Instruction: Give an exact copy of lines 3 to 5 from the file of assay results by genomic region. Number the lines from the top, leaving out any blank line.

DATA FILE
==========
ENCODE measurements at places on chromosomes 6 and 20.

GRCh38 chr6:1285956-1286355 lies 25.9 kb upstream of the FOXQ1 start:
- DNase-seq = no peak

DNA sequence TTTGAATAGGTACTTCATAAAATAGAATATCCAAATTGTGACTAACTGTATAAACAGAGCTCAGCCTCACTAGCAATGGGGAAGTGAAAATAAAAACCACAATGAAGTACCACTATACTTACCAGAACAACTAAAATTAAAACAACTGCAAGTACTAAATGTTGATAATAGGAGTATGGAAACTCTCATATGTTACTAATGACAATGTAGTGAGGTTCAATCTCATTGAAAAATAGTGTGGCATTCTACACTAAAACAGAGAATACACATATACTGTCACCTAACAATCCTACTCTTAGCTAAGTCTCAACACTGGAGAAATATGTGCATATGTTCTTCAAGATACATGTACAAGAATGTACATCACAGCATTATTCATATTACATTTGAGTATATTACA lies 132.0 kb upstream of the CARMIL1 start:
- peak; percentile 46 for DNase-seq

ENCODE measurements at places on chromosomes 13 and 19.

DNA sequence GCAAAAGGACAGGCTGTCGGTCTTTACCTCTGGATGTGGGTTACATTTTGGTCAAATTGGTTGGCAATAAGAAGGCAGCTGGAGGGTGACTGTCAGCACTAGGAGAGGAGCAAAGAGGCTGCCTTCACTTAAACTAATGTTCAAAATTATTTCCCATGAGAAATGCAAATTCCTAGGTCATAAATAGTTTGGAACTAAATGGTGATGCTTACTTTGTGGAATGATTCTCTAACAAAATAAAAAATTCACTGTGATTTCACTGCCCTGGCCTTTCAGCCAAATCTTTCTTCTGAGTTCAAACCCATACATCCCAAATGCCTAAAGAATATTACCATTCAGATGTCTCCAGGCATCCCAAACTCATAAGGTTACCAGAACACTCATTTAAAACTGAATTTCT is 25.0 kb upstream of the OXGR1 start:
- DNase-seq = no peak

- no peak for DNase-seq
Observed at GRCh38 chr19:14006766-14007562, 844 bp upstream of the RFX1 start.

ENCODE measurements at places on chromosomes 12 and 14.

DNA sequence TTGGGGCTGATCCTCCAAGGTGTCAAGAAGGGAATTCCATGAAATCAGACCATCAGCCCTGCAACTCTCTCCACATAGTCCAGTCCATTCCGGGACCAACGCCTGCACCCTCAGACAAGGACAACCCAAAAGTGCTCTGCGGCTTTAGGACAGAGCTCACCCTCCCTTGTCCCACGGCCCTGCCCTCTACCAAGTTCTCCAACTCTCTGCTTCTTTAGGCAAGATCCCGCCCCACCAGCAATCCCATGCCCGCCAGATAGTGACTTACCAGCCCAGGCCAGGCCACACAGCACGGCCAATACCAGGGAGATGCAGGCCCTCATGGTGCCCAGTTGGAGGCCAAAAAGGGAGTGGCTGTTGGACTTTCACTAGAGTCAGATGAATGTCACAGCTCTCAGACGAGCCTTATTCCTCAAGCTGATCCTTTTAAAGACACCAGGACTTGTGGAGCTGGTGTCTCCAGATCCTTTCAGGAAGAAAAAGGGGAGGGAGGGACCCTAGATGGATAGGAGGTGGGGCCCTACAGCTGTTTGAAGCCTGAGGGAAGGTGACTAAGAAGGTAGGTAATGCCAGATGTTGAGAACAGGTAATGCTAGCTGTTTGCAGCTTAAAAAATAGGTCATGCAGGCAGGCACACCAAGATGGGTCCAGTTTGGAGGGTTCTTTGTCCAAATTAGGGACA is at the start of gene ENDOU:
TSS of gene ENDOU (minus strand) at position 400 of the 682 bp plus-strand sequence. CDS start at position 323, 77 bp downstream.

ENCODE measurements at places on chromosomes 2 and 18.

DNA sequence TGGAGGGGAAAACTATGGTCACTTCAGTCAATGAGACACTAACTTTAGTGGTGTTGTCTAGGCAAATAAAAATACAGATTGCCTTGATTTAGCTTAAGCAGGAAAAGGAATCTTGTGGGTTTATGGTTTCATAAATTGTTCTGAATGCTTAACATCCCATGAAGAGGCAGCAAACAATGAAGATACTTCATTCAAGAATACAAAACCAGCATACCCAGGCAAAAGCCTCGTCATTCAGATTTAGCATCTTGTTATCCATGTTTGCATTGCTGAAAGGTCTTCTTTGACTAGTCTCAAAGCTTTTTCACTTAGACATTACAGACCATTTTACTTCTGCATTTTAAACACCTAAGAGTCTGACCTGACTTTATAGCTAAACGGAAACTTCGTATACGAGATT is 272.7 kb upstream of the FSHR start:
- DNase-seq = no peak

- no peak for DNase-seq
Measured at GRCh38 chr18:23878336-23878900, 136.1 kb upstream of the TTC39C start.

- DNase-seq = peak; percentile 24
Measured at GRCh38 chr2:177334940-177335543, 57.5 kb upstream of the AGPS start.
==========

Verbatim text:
- DNase-seq = no peak

DNA sequence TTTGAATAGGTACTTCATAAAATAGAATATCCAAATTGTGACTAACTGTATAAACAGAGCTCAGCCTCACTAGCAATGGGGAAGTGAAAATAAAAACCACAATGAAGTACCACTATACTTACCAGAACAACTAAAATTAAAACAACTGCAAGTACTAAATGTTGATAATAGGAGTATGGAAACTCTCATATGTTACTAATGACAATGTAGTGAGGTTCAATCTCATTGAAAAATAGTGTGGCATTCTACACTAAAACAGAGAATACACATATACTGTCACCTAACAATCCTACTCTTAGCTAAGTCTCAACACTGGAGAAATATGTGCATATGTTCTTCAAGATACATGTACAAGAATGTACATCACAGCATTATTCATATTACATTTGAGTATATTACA lies 132.0 kb upstream of the CARMIL1 start:
- peak; percentile 46 for DNase-seq